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Too Skittish to Picks Stocks or Bonds?

August 13, 2003

NEW YORK (AP) _ Investors unnerved by recent volatility in the stock and the bond markets are no doubt torn about where to invest. They might consider a kind of mutual fund, called a balanced fund, that invests in both stocks and bonds.

``A good balanced fund can be a great holding to anchor your portfolio, because it gives you a broad level of investment exposure across asset classes,″ said Emily Hall, senior fund analyst at Morningstar, a mutual fund and stock researcher based in Chicago.

Because the stock and bond markets typically move in opposite directions, these funds are supposed to act as a balance. When stocks are doing poorly, bonds are usually there to pick up the slack.

``If anything, we have learned about (the importance of) asset allocation″ from the bear market when investors top-heavy with stocks suffered severe losses, said Don Cassidy, senior researcher at fund-tracker Lipper Inc. ``With this fund, you get some of each.″

Both Hall and Cassidy said having balanced fund can reduce the number of funds investors have in their portfolios, which itself is a good thing because it could mean paying less in fees.

Federal regulations require balanced funds have at least 30 percent in either stocks or bonds and cash. That usually translates into moderate returns over the long term.

``It is a great investment vehicle for people who don’t want to do the allocation between stocks and bonds (themselves), because we, as managers, are doing it for them,″ said Joan Sabella, manager of the Mainstay Eclipse Balanced Fund. ``There might be other mixes that could produce somewhat better returns, but there is more risk involved.″

There are over 500 balanced funds in the United States. Morningstar divides the funds into two categories: Those with a higher concentration of stocks are called moderate allocation funds, while those that favor bonds are called conservative allocation funds.

So far this year, moderate allocation funds have provided a return of 8.3 percent, while conservative allocation funds have returned 2.3 percent, according to Morningstar.

According to Morningstar data, those returns fall between the 13.3 percent returned this year by large-capitalization growth funds, which ruled the bull market, and the 0.1 percent return so far in 2003 by intermediate-term government bond funds, which are a benchmark of sorts for bond investors.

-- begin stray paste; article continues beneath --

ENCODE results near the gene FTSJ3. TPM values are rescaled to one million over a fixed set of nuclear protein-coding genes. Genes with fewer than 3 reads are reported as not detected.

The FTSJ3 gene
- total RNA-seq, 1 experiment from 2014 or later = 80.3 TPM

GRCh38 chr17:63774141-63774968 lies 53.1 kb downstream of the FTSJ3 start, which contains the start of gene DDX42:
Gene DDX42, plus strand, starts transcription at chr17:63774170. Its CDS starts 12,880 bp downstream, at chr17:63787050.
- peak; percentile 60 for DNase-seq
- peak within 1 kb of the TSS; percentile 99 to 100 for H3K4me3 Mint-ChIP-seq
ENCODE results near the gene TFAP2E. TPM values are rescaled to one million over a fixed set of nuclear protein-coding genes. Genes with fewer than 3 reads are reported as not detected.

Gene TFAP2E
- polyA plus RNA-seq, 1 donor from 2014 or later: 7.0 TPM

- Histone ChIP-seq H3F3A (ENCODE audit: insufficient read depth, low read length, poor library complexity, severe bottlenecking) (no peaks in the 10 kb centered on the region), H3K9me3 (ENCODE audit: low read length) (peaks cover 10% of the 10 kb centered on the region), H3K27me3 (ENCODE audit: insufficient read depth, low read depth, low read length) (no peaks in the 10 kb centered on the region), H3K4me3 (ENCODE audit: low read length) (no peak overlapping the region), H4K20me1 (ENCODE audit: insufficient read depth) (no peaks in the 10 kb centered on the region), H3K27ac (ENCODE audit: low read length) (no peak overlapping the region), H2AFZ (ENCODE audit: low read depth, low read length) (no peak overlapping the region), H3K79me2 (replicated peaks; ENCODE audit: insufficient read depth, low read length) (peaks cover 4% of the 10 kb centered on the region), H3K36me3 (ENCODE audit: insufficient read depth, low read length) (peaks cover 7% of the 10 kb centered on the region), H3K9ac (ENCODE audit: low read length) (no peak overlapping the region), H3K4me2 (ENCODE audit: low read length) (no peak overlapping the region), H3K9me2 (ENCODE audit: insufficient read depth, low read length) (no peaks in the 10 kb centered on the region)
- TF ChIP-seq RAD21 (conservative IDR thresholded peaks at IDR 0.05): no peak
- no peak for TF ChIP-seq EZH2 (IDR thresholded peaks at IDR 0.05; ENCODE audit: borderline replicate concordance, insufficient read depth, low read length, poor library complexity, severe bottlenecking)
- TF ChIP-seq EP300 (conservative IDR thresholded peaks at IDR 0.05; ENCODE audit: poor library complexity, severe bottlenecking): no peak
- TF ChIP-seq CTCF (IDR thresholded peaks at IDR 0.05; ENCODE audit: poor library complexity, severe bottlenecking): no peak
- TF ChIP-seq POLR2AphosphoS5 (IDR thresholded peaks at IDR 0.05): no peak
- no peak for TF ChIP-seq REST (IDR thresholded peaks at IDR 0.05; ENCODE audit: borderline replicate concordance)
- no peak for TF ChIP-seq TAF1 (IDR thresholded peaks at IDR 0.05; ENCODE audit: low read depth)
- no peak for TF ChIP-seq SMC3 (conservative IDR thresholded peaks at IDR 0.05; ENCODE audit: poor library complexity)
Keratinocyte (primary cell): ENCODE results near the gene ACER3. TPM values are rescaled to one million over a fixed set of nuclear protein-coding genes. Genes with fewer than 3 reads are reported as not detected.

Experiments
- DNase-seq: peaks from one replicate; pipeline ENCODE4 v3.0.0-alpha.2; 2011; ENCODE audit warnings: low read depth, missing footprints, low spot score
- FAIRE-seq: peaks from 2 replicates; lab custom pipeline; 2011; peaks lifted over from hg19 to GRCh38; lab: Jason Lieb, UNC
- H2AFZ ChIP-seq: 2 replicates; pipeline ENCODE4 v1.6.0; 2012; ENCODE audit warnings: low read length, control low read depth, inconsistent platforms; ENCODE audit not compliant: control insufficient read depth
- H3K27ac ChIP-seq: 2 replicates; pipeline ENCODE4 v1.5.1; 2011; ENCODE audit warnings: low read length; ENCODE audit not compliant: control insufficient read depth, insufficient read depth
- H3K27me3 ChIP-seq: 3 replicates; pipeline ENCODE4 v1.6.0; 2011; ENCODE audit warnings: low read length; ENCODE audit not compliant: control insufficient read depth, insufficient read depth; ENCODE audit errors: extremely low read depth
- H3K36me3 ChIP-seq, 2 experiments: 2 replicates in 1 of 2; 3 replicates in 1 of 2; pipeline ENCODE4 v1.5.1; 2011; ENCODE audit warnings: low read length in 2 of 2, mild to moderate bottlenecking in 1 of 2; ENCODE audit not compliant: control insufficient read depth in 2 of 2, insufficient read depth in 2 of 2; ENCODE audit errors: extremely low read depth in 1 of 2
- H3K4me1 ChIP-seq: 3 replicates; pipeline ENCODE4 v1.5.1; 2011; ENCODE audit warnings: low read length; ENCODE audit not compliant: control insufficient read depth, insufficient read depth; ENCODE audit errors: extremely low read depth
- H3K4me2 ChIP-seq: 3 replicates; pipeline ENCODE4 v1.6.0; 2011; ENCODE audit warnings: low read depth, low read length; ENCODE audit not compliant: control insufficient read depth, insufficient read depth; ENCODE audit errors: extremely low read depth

``The thing is these funds are never going to be designed to give you (the high) stock market gains,″ Hall said. ``The point is to have equity and fixed-income exposure in a single portfolio.″

The Mainstay Eclipse Balanced Fund, for example, has a year-to-date return of 9.4 percent, according to Morningstar. The Dodge & Cox Balanced fund has a year-to-date return of 11.2 percent, while the Janus Balanced fund has a year-to-date return of 4.8 percent.

Before buying a balanced fund _ as with any fund _ investors should research how it is run and determine if that is in keeping with their objectives and allocation strategy. Investors should find out the answers to such questions as:

_ How is the fund split between stocks and bonds?

_ Is that allocation fixed or does the fund manager change it depending on market conditions?

_ What kind of stocks are in the fund’s portfolio. What kind of bonds are included?

And, since the funds tout delivering moderate returns over the long term, investors should look at performance over the course of several years. Still, they must keep in mind that past performance doesn’t guarantee the future will be the same.

The Mainstay Eclipse Balanced Fund maintains an allocation that has 60 percent of its assets in stocks and 40 percent in bonds. Within the stock portion, the fund concentrates on mid-sized companies across a broad swath of industries, while the fixed-income component focuses on short- to intermediate-term bonds.

The Dodge & Cox Balanced has 70 percent of its portfolio in large-cap value stocks and 30 percent in intermediate-term bonds and cash, according to Morningstar.

Overall, balanced funds provide very modest returns over the longer term. Moderate allocation funds have a five-year annualized return of 1.7 percent, while conservative allocation funds have a five-year annualized return of 3.2 percent, according to Morningstar.

But on an individual fund basis, returns vary widely _ as with most fund categories. While the Dodge & Cox Balanced fund has a five-year annualized return of 10.1 percent, that of the Fidelity Balanced fund is 6.2 percent, according to Morningstar.

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